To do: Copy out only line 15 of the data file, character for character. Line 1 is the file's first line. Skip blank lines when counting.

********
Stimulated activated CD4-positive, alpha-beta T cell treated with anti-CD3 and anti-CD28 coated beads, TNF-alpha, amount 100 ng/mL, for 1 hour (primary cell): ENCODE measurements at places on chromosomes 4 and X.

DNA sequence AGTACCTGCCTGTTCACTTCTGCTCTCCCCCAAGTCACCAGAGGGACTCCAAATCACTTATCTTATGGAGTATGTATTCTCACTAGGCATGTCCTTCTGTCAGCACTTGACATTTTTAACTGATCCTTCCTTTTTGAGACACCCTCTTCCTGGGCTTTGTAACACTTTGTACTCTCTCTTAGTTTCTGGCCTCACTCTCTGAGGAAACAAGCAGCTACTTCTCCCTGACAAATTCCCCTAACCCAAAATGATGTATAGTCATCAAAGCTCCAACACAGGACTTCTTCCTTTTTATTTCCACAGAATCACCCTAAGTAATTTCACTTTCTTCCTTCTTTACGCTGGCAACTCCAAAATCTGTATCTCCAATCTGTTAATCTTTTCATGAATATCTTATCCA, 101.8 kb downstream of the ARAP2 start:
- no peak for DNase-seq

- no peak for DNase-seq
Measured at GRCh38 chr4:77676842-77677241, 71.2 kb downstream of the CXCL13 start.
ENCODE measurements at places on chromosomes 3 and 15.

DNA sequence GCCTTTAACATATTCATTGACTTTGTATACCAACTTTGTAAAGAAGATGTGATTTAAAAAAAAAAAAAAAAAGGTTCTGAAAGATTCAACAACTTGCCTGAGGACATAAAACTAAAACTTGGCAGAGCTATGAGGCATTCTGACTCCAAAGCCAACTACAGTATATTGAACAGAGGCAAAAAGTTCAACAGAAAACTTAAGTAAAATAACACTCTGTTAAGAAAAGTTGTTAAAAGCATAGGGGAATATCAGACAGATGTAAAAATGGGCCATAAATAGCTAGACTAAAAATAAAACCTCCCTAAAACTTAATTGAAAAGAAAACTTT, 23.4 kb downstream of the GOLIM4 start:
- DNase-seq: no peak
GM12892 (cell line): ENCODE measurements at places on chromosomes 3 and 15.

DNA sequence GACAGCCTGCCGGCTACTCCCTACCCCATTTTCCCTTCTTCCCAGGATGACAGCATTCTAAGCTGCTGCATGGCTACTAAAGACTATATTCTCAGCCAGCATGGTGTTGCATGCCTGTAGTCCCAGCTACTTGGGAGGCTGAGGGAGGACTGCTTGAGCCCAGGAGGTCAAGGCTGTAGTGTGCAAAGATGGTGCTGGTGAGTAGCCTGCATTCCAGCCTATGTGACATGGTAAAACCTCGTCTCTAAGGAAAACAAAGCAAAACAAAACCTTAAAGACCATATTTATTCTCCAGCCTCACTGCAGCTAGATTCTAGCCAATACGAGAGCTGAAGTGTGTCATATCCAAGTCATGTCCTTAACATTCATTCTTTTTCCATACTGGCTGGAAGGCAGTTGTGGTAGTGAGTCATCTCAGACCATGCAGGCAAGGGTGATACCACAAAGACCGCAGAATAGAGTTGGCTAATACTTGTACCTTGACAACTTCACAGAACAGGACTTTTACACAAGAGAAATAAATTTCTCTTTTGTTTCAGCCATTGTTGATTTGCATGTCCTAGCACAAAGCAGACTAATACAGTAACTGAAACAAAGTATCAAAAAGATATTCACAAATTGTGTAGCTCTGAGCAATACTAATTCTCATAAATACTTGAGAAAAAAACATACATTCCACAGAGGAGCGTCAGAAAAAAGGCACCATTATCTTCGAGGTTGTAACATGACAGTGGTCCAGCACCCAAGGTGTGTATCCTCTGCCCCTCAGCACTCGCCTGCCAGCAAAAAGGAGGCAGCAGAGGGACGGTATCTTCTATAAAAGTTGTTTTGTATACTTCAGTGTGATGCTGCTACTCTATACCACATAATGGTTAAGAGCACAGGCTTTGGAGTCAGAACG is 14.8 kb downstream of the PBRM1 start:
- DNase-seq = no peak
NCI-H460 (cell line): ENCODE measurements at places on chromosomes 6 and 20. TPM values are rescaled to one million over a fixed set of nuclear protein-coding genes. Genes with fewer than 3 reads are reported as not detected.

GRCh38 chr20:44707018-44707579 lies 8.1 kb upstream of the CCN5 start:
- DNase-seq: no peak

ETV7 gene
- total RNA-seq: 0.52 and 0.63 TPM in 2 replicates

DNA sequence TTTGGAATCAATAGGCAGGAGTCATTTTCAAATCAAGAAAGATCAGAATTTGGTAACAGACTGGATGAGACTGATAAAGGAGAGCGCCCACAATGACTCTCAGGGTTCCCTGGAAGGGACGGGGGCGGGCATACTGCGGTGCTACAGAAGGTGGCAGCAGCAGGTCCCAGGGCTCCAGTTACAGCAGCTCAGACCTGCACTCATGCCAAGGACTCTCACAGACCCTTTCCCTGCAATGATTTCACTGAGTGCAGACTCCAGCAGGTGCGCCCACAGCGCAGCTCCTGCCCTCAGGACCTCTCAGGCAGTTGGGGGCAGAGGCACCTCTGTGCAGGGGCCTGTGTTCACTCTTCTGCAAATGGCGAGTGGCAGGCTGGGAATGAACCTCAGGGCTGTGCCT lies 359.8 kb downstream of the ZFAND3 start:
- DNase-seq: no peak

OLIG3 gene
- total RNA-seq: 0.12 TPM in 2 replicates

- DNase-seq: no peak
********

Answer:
ETV7 gene